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Health-conscious consumers are increasingly turning to plant-based protein to fuel their bodies with fewer calories and fat. What’s more, foods like peas, beans, legumes and pulses use less water than other protein crops, making them a sustainable choice.
With 8 grams of protein and just 117 calories per cup, peas are a small but nutritionally mighty vegetable to watch. The Hartman Group, in Bellevue, Wash., which tracks emerging food trends, has identified pea protein as “a key player in the ‘less meat,’ ‘soy-free’ movement.”
Meanwhile, pulses, which are beans and peas, including lentils and chickpeas that are harvested dry, are receiving acclaim on the global stage. Citing the nutritional benefits, affordability and sustainability of pulses, the United Nations General Assembly has declared 2016 the International Year of the Pulses (IYP).
Snacks With Benefits
Pulses, the edible seeds of legumes, are also cause for celebration at Harvest Snaps, the line of produce-based shelf-stable snacks from Calbee, which are often merchandised in the produce section.
“There are a lot of benefits to eating plant-based protein,” asserts Steve Kneepkens, VP of sales and marketing for Fairfield, Calif.-based Calbee North America, “but you can talk about protein all you want; the product has to taste good or people won’t buy it.”
Calbee is extending its line of Harvest Snaps Snapea Crisps and Lentil Bean snacks to include two new flavors: Harvest Snaps Black Bean Mango, Chile, Lime and Harvest Snaps Black Bean Habanero. Both flavors are launching this month.
“We went with bolder flavors in an effort to bring more men into the category,” reveals Kneepkens, who adds that currently 55 percent to 65 percent of Harvest Snaps’ customer base is female.
At least 60 percent of each product in the Harvest Snaps line is made from beans, pulses or legumes. To communicate the benefits of these plant-based foods, the company is preparing to release a white paper on sustainable plant protein.
It’s also revamping its website, www.harvestsnaps.com, in time for the back-to-school season this September. “We’ll offer education on why proteins from better-for-you pulses are important, as well as tips of the day for better living,” explains Kneepkens about the site, which will also feature Pierre Legume, a new character to appeal to kids.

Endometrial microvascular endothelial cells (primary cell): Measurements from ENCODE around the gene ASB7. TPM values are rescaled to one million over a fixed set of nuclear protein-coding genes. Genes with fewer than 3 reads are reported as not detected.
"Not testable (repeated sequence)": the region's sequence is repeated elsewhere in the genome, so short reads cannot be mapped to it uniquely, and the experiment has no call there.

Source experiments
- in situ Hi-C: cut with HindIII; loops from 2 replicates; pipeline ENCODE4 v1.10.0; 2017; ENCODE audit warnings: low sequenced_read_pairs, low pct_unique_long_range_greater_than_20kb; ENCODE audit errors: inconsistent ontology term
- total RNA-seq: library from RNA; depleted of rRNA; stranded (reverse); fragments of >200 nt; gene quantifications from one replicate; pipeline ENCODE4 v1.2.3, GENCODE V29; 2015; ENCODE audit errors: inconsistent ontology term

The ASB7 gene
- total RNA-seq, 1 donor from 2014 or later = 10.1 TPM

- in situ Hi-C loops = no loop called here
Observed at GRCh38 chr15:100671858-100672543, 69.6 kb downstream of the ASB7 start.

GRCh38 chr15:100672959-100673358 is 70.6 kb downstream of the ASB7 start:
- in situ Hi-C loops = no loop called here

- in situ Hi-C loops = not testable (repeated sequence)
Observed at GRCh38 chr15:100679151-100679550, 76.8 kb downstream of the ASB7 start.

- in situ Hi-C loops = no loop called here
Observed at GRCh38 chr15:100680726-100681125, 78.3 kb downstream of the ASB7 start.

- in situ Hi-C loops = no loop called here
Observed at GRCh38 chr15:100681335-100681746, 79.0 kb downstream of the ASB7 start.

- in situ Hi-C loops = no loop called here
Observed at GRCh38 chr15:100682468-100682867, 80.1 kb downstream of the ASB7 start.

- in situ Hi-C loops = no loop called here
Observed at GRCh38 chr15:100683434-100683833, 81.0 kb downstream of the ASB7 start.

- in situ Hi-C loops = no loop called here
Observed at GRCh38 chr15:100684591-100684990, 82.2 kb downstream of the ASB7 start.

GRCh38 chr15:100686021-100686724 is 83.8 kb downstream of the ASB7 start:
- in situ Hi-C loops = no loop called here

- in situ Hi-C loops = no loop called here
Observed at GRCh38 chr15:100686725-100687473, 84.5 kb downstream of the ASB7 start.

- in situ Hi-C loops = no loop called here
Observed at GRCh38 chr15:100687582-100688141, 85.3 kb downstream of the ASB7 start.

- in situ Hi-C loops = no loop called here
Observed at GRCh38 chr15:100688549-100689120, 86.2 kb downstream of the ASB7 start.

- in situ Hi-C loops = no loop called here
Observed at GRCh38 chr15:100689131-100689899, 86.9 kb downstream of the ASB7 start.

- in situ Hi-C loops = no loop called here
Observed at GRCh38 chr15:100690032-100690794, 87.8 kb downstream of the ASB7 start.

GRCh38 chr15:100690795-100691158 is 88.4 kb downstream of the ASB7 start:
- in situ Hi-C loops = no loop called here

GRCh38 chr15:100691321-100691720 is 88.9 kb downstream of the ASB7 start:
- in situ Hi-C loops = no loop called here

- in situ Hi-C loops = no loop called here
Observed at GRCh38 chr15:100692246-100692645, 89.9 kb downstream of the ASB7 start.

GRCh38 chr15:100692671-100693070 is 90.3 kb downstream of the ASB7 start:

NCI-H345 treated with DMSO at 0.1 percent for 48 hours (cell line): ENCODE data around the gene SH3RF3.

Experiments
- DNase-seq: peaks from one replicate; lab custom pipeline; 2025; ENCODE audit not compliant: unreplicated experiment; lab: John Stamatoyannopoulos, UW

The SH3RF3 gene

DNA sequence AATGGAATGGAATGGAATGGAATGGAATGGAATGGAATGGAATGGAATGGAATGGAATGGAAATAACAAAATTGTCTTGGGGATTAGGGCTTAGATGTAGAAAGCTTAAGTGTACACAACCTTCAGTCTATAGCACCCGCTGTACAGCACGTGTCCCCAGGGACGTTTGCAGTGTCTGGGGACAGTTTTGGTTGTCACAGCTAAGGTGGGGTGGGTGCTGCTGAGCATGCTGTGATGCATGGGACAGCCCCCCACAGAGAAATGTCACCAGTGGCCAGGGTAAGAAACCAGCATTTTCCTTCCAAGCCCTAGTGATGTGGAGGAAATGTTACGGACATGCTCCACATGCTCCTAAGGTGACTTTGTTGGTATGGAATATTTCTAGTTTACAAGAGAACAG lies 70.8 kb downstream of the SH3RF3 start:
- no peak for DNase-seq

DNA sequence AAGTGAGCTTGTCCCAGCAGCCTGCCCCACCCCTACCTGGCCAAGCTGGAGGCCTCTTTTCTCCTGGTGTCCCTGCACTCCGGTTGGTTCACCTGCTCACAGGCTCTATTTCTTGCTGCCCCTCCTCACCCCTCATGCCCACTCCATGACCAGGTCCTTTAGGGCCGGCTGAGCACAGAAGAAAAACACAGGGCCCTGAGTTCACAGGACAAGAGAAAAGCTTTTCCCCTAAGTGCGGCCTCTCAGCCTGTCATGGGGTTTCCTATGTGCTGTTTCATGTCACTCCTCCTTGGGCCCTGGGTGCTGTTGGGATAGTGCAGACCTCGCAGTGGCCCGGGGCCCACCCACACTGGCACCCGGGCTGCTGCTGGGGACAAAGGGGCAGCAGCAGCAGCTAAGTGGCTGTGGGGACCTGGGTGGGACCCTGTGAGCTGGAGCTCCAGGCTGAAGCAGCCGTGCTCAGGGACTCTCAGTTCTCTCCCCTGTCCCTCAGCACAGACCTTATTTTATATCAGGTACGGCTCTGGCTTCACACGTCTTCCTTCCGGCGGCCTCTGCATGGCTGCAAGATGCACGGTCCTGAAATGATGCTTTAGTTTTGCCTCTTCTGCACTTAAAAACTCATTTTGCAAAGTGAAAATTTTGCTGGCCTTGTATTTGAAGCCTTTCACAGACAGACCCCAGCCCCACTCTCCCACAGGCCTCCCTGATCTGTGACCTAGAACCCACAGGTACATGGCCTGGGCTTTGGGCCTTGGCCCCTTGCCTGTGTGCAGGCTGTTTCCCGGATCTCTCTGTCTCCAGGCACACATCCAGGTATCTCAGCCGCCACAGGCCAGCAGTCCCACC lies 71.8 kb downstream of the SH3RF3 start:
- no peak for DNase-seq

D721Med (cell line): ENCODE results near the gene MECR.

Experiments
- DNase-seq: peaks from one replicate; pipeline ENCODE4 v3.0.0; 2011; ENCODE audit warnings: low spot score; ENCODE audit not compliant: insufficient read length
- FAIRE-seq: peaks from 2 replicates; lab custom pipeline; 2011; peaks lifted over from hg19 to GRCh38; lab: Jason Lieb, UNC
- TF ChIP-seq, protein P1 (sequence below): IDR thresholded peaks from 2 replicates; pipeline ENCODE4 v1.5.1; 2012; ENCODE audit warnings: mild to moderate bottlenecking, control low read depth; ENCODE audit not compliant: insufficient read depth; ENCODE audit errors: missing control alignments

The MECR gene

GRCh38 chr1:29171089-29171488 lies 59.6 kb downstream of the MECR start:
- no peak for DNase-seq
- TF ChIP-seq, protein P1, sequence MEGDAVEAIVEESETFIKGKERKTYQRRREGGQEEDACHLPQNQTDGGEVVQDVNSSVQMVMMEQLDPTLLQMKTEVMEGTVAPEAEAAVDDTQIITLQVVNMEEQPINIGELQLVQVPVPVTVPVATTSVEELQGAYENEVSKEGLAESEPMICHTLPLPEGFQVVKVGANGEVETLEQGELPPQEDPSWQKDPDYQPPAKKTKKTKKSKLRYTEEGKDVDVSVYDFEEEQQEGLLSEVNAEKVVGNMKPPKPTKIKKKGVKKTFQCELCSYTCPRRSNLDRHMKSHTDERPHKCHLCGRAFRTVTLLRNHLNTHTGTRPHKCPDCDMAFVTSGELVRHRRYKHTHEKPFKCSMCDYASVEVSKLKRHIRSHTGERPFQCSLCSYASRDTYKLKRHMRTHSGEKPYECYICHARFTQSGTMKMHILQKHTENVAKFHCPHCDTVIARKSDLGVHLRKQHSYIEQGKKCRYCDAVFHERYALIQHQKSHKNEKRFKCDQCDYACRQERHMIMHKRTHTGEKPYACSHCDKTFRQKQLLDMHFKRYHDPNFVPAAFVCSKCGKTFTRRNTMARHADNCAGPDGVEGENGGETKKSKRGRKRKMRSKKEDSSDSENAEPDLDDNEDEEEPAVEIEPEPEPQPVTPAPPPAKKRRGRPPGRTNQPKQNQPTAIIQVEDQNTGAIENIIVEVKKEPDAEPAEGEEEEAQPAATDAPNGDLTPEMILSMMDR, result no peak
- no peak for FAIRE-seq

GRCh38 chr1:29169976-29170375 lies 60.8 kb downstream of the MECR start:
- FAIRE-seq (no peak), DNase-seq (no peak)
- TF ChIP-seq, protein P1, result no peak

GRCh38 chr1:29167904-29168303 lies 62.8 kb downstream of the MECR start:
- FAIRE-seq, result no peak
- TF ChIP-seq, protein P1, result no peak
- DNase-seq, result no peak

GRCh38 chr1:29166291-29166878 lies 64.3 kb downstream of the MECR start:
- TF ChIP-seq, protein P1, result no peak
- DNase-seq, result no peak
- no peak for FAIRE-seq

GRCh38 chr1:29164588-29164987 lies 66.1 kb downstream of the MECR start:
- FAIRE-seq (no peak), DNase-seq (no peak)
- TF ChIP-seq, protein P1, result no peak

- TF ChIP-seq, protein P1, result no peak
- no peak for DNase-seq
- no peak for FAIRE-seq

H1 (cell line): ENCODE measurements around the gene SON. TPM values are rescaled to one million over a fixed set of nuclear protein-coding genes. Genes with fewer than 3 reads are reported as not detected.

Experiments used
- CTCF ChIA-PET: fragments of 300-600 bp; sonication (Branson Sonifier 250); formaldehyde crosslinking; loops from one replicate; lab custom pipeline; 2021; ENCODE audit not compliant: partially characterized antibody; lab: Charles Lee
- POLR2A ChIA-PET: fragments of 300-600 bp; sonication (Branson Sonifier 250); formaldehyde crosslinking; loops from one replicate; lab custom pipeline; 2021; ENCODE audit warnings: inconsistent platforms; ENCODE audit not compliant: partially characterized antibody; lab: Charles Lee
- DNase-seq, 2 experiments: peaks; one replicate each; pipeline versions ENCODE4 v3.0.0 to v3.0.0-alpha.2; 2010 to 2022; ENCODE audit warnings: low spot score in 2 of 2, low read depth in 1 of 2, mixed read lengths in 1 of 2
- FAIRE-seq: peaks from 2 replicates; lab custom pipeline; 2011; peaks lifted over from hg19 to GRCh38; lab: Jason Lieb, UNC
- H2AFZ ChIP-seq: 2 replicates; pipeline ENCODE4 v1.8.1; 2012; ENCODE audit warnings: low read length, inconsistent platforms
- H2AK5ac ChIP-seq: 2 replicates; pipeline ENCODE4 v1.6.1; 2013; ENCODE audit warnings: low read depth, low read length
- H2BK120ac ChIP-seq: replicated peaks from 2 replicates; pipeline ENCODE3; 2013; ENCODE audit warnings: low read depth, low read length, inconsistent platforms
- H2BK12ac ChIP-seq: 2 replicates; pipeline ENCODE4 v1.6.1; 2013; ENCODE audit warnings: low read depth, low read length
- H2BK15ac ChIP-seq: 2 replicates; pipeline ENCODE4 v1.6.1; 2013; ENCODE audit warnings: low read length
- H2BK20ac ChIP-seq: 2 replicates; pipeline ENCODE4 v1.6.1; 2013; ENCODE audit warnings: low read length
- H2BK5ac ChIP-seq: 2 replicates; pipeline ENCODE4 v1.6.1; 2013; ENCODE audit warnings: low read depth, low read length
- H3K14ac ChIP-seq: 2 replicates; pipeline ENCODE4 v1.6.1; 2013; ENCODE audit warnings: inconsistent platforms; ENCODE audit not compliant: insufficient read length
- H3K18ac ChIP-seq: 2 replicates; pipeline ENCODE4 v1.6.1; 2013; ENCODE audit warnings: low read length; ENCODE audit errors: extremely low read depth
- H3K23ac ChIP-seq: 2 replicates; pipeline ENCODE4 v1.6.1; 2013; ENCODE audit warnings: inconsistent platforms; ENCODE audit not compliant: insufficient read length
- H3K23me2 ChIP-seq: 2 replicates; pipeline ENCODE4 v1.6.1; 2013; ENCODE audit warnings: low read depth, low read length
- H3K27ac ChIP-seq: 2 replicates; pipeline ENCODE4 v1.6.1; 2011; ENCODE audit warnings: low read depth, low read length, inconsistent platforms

“There will be a big social element to our digital web page as well, where people can share fitness and health-and-wellness stories,” he continues. “We want to be right in the center of better-for-you living.”
Convenience is key when it comes to encouraging consumers to eat beans as a snack or side dish. Pero Family Farms, in Delray Beach, Fla., offers two green bean packs that are healthful and easy to pop in a lunchbox.
Green Bean Organic Snack Snips feature organic green beans cut in bite-size pieces and accompanied by organic ranch dip, while Green Bean Snack Snips with Greek yogurt ranch dip have just 40 calories per serving.
From Fine Dining to Healthy at Home
Southern Specialties, in Pompano Beach, Fla., has been growing and importing French green beans for more than 25 years, and so has seen the evolution of its product from a specialty item in white-tablecloth restaurants to a nutritious and delicious veggie for everyday dining at home.
“Today, French beans are still sought after by consumers who are interested in having a flavorful, nutritional product that has great appearance on the plate,” says Charlie Eagle, VP of business development, regarding Southern Specialties’ Southern Selects hand-trimmed beans.
Featuring just 31 calories, one cup of green beans contains 2 grams of protein, and vitamins A, C and B-6, as well as iron and magnesium.
To further entice time-strapped consumers to get more French green beans in their diets, Southern Specialties offers a convenient 8-ounce microwavable bag and a 1-pound bag, as well as a 2-pound bag with a handle that plays well in club stores.
“Our increasingly extended line of microwavable 8-ounce Southern Selects French beans, yellow beans, English peas and sugar snap peas has been very successful,” notes Eagle. “Customers really like the convenience factor.”
When it comes to sugar snap peas, which are a popular snack item and a versatile ingredient, he observes that families are gravitating to larger-format packaging.
Attracting specialty bean and pea shoppers doesn’t only boost the produce department’s bottom line, adds Eagle: “We recognize that consumers who purchase French beans and other specialties also typically buy more expensive cuts of meat or seafood, cheeses, and wine, which means a higher basket ring.”
“You can talk about protein all you want; the product has to taste good or people won’t buy it.”
—Steve Kneepkens, Calbee North America